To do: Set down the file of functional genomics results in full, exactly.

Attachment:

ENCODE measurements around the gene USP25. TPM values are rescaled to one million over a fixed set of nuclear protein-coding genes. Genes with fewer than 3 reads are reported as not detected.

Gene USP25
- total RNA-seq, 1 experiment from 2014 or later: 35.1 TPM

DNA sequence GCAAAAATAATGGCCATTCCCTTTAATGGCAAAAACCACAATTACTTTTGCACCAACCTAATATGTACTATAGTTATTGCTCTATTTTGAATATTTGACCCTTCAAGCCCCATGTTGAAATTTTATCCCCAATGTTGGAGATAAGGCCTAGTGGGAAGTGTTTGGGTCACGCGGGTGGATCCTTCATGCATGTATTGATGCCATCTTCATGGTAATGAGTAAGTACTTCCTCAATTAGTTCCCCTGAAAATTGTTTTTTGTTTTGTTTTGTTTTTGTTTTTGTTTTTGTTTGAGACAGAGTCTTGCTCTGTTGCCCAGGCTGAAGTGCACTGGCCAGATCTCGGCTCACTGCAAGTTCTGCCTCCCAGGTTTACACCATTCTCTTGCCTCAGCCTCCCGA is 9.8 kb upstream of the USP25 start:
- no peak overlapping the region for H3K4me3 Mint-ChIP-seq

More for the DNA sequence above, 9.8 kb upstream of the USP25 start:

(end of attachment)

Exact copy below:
ENCODE measurements around the gene USP25. TPM values are rescaled to one million over a fixed set of nuclear protein-coding genes. Genes with fewer than 3 reads are reported as not detected.

Gene USP25
- total RNA-seq, 1 experiment from 2014 or later: 35.1 TPM

DNA sequence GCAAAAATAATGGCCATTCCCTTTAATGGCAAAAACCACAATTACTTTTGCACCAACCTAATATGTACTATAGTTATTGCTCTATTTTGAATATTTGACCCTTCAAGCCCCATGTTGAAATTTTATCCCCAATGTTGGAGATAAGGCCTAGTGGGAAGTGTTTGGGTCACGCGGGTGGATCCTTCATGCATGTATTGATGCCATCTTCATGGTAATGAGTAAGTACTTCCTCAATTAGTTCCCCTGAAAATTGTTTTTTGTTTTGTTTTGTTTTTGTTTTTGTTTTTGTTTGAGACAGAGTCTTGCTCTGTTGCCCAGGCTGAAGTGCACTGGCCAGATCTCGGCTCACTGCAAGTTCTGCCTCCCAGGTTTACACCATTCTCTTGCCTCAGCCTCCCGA is 9.8 kb upstream of the USP25 start:
- no peak overlapping the region for H3K4me3 Mint-ChIP-seq

More for the DNA sequence above, 9.8 kb upstream of the USP25 start: